Cloud Gardens is a quietly beautiful vision of the post-apocalypse – PC Gamer

There's something poetic about nature taking over urban spaces. Places like Berlin's overgrown abandoned amusement park and the fishing village on Shengshan Island in China that's half concrete and half vegetation holds an eerie beauty that no man-made structure can offer. It's like a glimpse into another time, a snapshot of the kind of post-apocalyptic landscapes found in games like The Last of Us and Nier: Automata.

Cloud Gardens is a celebration of plants reclaiming what has been abandoned. The empty steel and stone shells of forgotten buildings are the perfect playground for plants to thrive and in this calming and all-around lovely gardening sim it's your job to breathe new life into tiny dioramas of urban spaces in decay, using different seeds to help plants overgrow them.

Each little diorama tasks you with covering the entire scene with lush vegetation by planting seeds and coaxing them to grow. Each seed thrives in different ways depending on its surroundings. Just like with other gardening games, deciding where your plants will thrive best is key, even if you are in the ruins of an abandoned parking lot.

For example, the ivy-like plant grows best when it's given a wall or structure to climb, making it perfect for covering the sides of buildings. The pink floral plant, which looks a bit like alien fuchsias, grow best when they are hanging from lamp posts or road signs.

Deciding where your plants will thrive best is key, even if you are in the ruins of an abandoned parking lot.

Once you have planted your seeds, it's time to help your greenery thrive by placing salvaged objects they can grow on to within the scene. These objects can be anything from empty beer bottles to hulking empty caravans, and when placed they help plants to take over by providing them with energy. This delicate balance of plant life and urban objects cleverly transforms something like a rusty old trolley into an important accessory in your perfect post-apocalyptic vignette.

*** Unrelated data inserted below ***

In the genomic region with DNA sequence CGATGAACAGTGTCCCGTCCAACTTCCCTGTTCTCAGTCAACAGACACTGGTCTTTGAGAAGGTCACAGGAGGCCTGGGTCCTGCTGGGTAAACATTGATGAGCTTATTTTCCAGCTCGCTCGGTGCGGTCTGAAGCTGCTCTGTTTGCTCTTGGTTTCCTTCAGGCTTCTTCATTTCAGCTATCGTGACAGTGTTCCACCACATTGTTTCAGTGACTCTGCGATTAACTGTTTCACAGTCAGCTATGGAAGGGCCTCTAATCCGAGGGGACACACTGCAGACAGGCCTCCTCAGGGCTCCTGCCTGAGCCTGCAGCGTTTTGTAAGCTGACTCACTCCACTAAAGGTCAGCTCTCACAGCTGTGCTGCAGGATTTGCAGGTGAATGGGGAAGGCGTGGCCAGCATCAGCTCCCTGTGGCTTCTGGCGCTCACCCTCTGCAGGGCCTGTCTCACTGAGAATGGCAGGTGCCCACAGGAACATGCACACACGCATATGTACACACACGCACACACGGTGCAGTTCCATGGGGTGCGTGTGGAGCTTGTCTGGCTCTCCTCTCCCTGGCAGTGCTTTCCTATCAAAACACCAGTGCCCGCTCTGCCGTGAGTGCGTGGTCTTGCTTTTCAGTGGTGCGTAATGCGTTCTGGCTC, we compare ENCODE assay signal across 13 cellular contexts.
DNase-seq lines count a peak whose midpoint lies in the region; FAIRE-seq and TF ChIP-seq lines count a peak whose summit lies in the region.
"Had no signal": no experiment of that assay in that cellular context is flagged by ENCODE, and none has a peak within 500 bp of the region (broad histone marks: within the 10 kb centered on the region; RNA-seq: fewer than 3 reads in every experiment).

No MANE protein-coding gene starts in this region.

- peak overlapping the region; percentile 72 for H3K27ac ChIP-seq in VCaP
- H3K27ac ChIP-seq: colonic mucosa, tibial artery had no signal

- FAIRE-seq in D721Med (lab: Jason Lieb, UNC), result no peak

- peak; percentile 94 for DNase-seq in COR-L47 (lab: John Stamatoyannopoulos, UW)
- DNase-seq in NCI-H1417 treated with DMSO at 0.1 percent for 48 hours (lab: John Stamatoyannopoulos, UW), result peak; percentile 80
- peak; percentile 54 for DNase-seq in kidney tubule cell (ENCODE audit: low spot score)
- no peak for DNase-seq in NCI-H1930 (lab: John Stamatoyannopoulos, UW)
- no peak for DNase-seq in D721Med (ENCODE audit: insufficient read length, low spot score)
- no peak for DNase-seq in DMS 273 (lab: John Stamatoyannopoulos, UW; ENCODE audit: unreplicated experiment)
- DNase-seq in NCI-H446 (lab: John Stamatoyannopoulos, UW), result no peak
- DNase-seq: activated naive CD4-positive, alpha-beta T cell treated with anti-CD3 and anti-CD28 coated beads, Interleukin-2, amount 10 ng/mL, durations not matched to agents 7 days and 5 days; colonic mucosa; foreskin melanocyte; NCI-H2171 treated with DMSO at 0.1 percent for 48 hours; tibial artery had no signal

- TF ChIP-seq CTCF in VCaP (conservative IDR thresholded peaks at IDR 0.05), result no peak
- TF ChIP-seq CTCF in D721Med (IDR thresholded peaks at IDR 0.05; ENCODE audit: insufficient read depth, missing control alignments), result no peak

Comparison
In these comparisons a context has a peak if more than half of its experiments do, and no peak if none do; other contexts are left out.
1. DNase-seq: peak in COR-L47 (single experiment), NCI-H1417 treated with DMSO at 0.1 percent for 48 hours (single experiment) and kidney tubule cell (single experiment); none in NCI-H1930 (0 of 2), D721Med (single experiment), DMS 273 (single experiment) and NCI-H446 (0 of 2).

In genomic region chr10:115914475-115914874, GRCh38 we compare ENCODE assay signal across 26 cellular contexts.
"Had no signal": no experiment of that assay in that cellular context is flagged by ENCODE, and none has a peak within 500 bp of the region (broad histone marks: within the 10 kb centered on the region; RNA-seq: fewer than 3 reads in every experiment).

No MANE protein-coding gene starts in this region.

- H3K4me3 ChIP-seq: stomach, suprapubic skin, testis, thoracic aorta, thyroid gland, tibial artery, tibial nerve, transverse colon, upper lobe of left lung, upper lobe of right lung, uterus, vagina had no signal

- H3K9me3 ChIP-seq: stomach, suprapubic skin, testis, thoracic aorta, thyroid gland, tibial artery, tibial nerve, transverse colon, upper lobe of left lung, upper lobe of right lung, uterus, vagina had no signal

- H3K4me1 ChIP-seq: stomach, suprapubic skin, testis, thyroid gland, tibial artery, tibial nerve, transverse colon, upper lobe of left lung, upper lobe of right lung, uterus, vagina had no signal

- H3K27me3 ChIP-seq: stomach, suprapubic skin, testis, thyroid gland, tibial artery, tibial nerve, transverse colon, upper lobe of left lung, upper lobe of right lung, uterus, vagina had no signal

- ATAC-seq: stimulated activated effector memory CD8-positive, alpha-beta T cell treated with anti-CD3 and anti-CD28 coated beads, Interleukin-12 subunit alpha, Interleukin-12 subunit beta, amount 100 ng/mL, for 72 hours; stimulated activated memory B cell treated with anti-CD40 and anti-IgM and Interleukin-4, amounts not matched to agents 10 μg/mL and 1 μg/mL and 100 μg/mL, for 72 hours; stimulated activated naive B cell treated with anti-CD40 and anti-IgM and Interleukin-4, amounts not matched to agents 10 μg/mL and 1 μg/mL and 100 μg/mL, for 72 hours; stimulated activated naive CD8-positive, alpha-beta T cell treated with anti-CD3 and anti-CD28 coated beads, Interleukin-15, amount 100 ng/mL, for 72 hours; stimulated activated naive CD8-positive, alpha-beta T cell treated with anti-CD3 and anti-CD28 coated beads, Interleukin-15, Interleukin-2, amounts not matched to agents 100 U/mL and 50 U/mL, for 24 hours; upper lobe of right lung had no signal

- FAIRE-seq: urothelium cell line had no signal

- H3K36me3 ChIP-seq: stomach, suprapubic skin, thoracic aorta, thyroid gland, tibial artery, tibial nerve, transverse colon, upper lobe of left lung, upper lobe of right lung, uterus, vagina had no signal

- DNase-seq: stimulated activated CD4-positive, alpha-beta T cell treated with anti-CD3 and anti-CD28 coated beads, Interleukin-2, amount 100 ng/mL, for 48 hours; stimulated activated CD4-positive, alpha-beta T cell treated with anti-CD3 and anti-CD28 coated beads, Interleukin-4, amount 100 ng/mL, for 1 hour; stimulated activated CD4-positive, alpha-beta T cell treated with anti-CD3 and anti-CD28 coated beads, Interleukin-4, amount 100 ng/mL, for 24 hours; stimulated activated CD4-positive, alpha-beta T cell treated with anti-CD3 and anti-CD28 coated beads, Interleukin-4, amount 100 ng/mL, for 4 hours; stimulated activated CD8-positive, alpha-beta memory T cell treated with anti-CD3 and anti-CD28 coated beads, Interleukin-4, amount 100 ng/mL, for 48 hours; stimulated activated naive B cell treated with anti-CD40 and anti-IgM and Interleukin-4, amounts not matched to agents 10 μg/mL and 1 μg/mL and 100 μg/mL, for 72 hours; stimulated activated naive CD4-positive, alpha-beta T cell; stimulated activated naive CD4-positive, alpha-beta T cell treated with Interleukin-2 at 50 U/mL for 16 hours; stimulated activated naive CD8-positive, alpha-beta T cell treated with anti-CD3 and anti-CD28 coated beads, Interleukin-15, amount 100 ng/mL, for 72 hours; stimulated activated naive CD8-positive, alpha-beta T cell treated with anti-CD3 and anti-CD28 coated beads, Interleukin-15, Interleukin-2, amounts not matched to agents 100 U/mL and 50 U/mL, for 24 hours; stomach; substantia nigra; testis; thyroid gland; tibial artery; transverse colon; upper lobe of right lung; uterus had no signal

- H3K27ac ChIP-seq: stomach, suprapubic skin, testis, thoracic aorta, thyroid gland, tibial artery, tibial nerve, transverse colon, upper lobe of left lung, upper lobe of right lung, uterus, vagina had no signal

This turns Cloud Gardens into a meditative puzzle game. Each vignette has a plant meter which fills up when you successfully coax your plants around the space. As your plants thrive, they will produce more seeds which means more plants, and when the meter reaches its target, you're free to move onto the next scene in a long string of vignettes.

What I love about Cloud Gardens is that it turns the most unlikely spaces into a plant paradise. Refrigerator graveyards, long-forgotten apartment blocks, and dusty wastelands become the perfect gardening spots. There's something so satisfying about watching plant life slowly reclaim places from which they have been removed. I'm particularly in love with the Greenhouse levels where the plant life takes over the huge glass structures that were previously meant to contain them.

Cloud Gardens has a six-chapter campaign, and its Early Access build lets you play three of those chapters and includes a small tease of the fourth one. There's also a sandbox mode where you can create your own abandoned places and decide on your own perfect balance between nature and civilisation.

Cloud Gardens is currently out in Early Access and is planning on staying there for three months,according to the Steam page . There's currently no release date, and although I hope it will be out soon the number one rule in gardening games is that growth takes time.

Follow this link:
Cloud Gardens is a quietly beautiful vision of the post-apocalypse - PC Gamer

Related Post

Comments are closed.